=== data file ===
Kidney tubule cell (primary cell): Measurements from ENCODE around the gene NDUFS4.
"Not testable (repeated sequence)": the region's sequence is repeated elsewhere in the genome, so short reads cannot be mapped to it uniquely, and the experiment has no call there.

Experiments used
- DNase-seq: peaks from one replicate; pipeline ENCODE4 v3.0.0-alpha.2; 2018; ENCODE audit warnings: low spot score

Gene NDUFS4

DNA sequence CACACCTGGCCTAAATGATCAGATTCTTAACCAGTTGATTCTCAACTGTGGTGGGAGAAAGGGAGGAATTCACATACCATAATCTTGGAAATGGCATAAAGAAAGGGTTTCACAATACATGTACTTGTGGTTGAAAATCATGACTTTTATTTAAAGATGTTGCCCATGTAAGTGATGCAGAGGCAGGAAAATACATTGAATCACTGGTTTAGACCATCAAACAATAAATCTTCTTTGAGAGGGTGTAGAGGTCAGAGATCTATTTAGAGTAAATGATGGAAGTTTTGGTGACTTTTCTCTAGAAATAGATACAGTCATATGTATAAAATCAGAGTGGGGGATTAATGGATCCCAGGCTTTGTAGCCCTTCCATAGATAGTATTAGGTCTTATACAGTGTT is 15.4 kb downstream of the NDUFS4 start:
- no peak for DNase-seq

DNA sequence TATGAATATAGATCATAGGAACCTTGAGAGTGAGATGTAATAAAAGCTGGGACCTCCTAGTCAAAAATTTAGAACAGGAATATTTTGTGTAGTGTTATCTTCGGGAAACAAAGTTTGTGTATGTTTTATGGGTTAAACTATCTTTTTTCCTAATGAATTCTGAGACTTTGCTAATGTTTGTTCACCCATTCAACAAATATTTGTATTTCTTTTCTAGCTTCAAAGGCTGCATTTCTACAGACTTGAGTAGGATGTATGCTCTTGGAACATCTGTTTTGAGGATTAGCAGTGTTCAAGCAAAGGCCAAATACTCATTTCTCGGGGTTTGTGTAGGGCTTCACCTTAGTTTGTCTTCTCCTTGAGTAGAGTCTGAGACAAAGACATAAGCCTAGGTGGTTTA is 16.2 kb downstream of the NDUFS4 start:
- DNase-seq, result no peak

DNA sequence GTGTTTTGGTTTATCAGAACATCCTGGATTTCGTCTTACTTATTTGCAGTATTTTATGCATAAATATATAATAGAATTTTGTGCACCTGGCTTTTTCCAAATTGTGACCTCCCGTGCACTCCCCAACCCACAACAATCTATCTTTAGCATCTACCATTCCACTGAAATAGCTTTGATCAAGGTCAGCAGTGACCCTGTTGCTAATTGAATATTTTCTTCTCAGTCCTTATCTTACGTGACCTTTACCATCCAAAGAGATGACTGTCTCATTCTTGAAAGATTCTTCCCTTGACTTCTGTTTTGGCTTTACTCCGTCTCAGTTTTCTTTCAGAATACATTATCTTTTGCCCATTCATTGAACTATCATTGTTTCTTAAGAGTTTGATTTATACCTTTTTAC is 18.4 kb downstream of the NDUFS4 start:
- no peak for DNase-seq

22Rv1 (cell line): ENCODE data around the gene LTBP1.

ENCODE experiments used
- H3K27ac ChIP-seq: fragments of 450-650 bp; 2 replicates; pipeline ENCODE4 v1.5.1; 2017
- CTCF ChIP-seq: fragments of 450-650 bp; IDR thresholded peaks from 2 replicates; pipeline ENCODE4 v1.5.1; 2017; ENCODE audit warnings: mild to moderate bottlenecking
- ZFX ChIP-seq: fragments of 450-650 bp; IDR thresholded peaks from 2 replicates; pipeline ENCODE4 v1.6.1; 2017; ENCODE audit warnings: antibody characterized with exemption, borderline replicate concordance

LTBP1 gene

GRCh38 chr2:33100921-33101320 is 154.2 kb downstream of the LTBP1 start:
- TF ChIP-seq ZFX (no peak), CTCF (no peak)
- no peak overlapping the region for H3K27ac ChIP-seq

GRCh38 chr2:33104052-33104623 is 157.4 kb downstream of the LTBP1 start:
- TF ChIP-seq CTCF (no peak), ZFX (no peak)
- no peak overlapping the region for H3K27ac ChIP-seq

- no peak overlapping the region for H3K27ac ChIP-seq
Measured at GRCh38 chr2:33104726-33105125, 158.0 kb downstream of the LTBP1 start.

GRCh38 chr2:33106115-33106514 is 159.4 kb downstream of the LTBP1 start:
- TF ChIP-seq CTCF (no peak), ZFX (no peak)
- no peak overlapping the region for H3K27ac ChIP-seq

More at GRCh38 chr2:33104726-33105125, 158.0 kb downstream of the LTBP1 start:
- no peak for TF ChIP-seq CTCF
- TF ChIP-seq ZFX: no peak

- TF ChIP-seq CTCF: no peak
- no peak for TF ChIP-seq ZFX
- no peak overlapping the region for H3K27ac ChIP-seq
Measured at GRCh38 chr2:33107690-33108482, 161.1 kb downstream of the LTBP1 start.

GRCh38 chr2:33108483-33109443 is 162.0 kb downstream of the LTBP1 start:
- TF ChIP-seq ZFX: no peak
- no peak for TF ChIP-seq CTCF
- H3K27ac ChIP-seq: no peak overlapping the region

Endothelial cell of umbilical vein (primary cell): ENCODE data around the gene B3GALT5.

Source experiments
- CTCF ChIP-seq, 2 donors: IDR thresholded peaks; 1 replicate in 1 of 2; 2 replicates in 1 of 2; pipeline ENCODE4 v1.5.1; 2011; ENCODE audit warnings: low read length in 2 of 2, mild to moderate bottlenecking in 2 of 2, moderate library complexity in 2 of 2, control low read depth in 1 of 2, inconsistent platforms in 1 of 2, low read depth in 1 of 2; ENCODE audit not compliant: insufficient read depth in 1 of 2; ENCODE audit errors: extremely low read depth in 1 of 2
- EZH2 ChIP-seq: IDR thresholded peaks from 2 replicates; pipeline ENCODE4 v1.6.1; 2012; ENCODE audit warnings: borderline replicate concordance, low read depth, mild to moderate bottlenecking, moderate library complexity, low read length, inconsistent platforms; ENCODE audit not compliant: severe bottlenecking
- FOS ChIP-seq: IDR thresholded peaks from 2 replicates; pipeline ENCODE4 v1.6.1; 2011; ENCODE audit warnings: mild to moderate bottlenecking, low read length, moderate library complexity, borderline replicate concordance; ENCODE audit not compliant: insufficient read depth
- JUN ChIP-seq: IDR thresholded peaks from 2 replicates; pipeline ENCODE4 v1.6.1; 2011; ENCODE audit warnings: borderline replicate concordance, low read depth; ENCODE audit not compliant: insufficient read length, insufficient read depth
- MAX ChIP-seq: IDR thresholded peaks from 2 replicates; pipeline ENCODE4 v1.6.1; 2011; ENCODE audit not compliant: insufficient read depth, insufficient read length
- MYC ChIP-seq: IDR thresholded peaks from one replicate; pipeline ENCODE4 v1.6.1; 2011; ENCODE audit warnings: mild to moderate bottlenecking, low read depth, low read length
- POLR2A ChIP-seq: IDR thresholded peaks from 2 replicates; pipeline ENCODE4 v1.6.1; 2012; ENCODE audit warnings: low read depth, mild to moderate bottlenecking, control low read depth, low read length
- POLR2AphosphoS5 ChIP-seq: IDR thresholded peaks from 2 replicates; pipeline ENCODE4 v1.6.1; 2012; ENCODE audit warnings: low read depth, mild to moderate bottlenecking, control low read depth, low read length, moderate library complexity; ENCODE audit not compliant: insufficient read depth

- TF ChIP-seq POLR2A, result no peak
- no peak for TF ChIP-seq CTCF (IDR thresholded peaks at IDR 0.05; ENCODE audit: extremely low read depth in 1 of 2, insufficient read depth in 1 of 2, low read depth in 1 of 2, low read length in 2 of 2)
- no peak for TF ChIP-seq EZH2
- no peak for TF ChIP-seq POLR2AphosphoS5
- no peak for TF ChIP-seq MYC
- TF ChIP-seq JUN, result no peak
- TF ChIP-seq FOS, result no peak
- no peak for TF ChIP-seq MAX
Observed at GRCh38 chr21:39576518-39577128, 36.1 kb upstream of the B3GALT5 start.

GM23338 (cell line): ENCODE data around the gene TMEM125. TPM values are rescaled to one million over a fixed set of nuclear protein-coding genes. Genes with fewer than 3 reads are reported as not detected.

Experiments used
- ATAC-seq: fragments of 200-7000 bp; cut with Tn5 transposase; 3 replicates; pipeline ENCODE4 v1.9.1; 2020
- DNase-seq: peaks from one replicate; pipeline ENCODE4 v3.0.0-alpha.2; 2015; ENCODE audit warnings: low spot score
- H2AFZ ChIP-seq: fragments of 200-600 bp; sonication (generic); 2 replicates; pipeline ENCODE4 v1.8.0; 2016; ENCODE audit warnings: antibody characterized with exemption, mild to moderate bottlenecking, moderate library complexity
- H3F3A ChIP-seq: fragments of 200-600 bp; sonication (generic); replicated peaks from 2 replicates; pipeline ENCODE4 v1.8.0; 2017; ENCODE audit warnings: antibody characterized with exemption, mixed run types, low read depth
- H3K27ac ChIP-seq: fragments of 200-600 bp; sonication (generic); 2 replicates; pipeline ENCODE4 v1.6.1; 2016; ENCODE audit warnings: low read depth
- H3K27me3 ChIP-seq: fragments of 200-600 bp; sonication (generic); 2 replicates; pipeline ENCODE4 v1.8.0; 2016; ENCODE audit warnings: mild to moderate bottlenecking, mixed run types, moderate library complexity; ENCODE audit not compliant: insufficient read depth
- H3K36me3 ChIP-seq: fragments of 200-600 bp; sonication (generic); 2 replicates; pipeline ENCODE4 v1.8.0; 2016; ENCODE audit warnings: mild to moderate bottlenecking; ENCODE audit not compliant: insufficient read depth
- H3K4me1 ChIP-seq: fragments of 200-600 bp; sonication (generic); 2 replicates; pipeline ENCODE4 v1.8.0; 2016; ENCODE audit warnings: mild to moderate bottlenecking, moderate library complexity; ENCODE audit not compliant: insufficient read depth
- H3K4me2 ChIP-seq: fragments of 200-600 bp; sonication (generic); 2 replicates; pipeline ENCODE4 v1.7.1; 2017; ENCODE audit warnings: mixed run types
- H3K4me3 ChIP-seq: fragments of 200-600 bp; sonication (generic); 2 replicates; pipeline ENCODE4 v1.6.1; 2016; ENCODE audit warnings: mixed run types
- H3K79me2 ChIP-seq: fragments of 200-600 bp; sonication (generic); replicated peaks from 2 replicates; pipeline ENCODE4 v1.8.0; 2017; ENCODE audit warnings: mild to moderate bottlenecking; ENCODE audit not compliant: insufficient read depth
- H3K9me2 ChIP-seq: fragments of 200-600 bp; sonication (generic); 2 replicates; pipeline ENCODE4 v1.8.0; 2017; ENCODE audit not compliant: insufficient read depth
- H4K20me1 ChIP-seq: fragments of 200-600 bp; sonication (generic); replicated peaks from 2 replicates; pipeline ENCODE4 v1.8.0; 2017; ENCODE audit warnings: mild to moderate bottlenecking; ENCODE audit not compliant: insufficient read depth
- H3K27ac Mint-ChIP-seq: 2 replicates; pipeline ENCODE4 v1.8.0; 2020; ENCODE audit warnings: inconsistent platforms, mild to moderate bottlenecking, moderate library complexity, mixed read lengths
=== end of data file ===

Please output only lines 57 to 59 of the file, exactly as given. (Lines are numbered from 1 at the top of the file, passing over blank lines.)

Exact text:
- no peak for TF ChIP-seq MAX
Observed at GRCh38 chr21:39576518-39577128, 36.1 kb upstream of the B3GALT5 start.

GM23338 (cell line): ENCODE data around the gene TMEM125. TPM values are rescaled to one million over a fixed set of nuclear protein-coding genes. Genes with fewer than 3 reads are reported as not detected.